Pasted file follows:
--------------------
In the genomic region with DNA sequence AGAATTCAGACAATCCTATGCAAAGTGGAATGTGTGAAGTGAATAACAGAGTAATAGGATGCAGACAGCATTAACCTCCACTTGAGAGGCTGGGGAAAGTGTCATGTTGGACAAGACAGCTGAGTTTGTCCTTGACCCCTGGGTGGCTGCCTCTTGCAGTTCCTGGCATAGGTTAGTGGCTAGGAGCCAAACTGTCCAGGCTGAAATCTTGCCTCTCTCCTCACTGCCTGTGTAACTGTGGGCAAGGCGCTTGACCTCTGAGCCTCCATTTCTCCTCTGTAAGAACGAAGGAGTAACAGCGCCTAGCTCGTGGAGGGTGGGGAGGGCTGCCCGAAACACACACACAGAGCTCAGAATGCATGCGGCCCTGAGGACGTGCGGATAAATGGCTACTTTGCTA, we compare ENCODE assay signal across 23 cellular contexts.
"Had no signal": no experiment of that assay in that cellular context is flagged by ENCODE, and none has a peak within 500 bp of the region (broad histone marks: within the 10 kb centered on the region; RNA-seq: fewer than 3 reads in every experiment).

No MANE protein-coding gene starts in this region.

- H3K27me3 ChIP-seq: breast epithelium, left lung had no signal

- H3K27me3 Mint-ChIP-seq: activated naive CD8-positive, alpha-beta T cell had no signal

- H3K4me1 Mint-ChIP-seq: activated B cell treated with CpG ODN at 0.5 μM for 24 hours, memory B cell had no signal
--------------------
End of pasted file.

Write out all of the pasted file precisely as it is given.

In the genomic region with DNA sequence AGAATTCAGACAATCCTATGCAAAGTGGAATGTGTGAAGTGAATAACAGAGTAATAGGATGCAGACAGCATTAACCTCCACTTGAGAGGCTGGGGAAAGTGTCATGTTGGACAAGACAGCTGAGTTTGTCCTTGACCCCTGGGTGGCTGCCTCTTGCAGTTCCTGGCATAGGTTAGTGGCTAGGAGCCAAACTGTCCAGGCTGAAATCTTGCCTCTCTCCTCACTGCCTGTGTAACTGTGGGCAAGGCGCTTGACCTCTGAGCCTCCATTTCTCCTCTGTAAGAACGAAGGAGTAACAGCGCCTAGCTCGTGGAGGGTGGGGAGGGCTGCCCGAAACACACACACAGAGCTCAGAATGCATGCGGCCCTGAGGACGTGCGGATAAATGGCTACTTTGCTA, we compare ENCODE assay signal across 23 cellular contexts.
"Had no signal": no experiment of that assay in that cellular context is flagged by ENCODE, and none has a peak within 500 bp of the region (broad histone marks: within the 10 kb centered on the region; RNA-seq: fewer than 3 reads in every experiment).

No MANE protein-coding gene starts in this region.

- H3K27me3 ChIP-seq: breast epithelium, left lung had no signal

- H3K27me3 Mint-ChIP-seq: activated naive CD8-positive, alpha-beta T cell had no signal

- H3K4me1 Mint-ChIP-seq: activated B cell treated with CpG ODN at 0.5 μM for 24 hours, memory B cell had no signal